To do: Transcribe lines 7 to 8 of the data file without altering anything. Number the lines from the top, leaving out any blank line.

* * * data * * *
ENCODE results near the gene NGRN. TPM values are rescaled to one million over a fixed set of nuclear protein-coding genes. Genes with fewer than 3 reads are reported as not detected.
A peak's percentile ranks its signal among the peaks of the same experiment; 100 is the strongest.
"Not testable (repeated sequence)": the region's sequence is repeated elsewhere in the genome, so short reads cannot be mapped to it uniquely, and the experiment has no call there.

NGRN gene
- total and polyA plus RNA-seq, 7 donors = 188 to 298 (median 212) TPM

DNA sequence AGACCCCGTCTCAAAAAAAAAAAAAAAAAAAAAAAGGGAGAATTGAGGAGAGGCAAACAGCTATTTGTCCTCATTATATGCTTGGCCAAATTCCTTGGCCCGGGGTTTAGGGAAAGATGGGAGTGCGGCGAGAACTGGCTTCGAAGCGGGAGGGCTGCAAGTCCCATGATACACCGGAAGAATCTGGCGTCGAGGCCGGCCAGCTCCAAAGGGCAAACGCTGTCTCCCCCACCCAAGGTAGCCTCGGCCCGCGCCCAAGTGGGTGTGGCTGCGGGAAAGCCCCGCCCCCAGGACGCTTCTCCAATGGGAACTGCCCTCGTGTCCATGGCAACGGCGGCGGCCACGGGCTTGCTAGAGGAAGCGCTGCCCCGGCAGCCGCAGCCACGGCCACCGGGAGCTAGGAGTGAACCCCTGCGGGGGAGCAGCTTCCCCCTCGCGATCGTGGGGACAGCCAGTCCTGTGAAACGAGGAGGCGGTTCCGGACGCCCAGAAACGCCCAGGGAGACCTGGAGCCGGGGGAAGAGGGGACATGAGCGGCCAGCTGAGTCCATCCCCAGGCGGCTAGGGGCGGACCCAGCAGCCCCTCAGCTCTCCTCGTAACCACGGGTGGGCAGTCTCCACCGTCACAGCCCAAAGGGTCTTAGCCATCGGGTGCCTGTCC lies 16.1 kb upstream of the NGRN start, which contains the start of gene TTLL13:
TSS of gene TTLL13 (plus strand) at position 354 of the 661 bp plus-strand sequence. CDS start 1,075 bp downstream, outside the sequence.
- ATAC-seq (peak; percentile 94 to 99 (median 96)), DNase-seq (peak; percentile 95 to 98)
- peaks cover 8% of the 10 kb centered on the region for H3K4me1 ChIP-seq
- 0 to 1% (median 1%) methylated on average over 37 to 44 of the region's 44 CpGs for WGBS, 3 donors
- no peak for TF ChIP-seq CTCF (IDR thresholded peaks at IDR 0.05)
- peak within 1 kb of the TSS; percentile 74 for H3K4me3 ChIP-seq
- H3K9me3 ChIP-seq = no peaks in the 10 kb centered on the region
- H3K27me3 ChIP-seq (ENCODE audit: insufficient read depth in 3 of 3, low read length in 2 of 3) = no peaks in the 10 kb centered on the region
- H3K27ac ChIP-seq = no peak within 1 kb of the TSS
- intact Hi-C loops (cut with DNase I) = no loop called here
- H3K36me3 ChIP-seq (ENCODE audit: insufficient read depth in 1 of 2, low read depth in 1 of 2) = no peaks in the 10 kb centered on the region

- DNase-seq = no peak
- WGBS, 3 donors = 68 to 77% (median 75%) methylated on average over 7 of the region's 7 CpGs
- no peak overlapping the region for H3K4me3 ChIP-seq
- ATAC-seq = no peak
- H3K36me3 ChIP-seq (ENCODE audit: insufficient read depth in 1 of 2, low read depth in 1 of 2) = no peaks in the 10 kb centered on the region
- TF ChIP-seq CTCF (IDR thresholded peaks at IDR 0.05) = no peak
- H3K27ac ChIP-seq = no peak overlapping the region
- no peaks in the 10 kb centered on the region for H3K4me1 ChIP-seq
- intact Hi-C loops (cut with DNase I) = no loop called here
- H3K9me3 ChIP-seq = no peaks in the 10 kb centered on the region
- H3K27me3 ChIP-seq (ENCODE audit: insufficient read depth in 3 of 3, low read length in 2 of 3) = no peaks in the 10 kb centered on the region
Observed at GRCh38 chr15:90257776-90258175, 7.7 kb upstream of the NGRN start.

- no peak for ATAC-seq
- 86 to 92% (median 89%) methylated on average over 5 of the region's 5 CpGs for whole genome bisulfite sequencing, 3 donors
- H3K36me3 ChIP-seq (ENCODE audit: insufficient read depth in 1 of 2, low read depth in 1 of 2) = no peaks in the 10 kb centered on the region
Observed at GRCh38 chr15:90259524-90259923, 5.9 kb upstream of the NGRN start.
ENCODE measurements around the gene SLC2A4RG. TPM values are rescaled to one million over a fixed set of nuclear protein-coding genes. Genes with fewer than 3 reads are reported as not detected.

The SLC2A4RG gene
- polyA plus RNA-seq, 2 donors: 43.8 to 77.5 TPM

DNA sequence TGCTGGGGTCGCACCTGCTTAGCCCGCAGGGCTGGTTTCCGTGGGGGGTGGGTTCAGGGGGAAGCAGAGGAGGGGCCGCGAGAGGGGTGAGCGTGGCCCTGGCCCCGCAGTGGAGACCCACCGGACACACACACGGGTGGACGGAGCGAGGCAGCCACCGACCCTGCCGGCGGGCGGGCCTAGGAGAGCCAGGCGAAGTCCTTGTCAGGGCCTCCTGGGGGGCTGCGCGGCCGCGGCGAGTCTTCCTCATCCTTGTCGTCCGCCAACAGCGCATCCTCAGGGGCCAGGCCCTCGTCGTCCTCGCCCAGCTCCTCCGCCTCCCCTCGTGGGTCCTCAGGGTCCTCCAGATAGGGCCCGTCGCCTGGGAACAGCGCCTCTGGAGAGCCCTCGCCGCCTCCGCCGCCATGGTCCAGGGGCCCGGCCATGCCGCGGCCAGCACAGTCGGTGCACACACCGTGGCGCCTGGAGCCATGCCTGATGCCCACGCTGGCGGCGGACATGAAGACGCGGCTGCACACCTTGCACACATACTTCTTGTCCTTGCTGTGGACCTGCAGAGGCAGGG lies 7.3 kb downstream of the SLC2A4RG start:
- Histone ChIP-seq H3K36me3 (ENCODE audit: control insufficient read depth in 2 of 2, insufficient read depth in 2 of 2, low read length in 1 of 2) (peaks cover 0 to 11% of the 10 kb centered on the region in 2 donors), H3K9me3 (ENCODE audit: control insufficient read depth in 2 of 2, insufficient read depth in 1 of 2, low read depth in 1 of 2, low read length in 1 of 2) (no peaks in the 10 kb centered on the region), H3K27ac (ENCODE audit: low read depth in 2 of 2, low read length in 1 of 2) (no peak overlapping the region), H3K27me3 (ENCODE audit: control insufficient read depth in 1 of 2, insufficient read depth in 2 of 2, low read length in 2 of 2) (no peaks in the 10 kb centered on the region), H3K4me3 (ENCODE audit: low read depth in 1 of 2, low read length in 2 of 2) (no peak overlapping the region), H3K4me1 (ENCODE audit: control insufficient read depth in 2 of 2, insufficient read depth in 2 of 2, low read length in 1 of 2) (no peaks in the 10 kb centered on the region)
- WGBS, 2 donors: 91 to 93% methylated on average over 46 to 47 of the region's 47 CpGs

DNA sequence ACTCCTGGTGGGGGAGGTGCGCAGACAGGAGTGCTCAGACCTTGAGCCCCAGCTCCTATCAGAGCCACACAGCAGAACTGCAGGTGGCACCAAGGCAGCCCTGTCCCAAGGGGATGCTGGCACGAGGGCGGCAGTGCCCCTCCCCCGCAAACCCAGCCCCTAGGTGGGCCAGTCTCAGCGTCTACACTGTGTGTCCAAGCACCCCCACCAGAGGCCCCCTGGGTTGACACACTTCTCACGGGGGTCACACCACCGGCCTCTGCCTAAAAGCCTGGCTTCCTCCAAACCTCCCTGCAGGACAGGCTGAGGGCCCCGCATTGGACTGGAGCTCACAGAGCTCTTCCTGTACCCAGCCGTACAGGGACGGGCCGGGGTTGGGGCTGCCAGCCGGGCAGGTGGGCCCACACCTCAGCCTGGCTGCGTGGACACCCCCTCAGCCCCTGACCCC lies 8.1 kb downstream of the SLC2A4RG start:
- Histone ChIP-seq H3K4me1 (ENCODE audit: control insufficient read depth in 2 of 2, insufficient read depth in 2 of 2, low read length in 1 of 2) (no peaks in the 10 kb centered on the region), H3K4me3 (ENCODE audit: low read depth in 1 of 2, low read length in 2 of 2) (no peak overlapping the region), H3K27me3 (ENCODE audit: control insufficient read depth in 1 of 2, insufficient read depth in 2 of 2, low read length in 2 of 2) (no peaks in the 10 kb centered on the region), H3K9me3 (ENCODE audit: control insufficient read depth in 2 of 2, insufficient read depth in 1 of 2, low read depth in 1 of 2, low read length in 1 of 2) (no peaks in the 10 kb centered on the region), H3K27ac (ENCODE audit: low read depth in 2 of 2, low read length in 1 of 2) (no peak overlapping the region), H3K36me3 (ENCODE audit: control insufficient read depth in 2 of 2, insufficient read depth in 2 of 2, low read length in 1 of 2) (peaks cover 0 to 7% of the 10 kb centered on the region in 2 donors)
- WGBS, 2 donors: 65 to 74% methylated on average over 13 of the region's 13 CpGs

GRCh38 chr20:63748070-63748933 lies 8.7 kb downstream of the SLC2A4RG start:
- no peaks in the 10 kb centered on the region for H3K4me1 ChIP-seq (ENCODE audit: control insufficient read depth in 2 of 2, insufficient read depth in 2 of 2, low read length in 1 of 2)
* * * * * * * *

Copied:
TSS of gene TTLL13 (plus strand) at position 354 of the 661 bp plus-strand sequence. CDS start 1,075 bp downstream, outside the sequence.
- ATAC-seq (peak; percentile 94 to 99 (median 96)), DNase-seq (peak; percentile 95 to 98)